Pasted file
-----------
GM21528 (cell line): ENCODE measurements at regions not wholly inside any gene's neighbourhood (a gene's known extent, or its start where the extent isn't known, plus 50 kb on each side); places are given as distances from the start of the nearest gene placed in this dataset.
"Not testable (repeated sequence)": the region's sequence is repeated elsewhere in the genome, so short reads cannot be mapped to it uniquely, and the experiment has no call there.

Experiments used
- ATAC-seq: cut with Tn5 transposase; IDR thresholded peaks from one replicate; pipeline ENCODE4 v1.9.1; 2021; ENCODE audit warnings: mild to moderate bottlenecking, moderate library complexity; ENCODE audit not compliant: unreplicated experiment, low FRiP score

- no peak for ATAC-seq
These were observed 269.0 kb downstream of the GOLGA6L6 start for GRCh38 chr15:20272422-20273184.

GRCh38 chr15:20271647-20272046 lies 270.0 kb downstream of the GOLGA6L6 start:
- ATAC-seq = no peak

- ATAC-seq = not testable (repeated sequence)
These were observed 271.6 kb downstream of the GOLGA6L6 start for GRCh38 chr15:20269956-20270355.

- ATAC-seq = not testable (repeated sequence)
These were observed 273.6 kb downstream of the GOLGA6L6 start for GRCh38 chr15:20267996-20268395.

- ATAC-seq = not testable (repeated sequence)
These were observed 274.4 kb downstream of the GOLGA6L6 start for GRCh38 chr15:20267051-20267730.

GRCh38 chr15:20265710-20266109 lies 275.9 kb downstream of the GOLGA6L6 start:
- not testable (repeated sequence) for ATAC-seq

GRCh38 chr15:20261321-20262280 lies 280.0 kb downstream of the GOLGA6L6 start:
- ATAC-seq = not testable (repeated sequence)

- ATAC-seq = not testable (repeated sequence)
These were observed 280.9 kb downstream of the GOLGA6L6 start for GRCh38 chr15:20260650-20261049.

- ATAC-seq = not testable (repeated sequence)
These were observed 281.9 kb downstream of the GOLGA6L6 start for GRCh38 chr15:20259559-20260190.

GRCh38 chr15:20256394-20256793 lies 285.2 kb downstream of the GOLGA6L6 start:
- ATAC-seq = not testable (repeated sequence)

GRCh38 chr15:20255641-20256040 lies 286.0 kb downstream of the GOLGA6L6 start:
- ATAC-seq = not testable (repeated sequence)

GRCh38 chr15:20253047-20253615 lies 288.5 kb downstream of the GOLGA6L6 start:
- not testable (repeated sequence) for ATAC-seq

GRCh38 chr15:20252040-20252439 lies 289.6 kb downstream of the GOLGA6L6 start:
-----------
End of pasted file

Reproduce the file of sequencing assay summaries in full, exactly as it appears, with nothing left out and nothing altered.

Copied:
GM21528 (cell line): ENCODE measurements at regions not wholly inside any gene's neighbourhood (a gene's known extent, or its start where the extent isn't known, plus 50 kb on each side); places are given as distances from the start of the nearest gene placed in this dataset.
"Not testable (repeated sequence)": the region's sequence is repeated elsewhere in the genome, so short reads cannot be mapped to it uniquely, and the experiment has no call there.

Experiments used
- ATAC-seq: cut with Tn5 transposase; IDR thresholded peaks from one replicate; pipeline ENCODE4 v1.9.1; 2021; ENCODE audit warnings: mild to moderate bottlenecking, moderate library complexity; ENCODE audit not compliant: unreplicated experiment, low FRiP score

- no peak for ATAC-seq
These were observed 269.0 kb downstream of the GOLGA6L6 start for GRCh38 chr15:20272422-20273184.

GRCh38 chr15:20271647-20272046 lies 270.0 kb downstream of the GOLGA6L6 start:
- ATAC-seq = no peak

- ATAC-seq = not testable (repeated sequence)
These were observed 271.6 kb downstream of the GOLGA6L6 start for GRCh38 chr15:20269956-20270355.

- ATAC-seq = not testable (repeated sequence)
These were observed 273.6 kb downstream of the GOLGA6L6 start for GRCh38 chr15:20267996-20268395.

- ATAC-seq = not testable (repeated sequence)
These were observed 274.4 kb downstream of the GOLGA6L6 start for GRCh38 chr15:20267051-20267730.

GRCh38 chr15:20265710-20266109 lies 275.9 kb downstream of the GOLGA6L6 start:
- not testable (repeated sequence) for ATAC-seq

GRCh38 chr15:20261321-20262280 lies 280.0 kb downstream of the GOLGA6L6 start:
- ATAC-seq = not testable (repeated sequence)

- ATAC-seq = not testable (repeated sequence)
These were observed 280.9 kb downstream of the GOLGA6L6 start for GRCh38 chr15:20260650-20261049.

- ATAC-seq = not testable (repeated sequence)
These were observed 281.9 kb downstream of the GOLGA6L6 start for GRCh38 chr15:20259559-20260190.

GRCh38 chr15:20256394-20256793 lies 285.2 kb downstream of the GOLGA6L6 start:
- ATAC-seq = not testable (repeated sequence)

GRCh38 chr15:20255641-20256040 lies 286.0 kb downstream of the GOLGA6L6 start:
- ATAC-seq = not testable (repeated sequence)

GRCh38 chr15:20253047-20253615 lies 288.5 kb downstream of the GOLGA6L6 start:
- not testable (repeated sequence) for ATAC-seq

GRCh38 chr15:20252040-20252439 lies 289.6 kb downstream of the GOLGA6L6 start: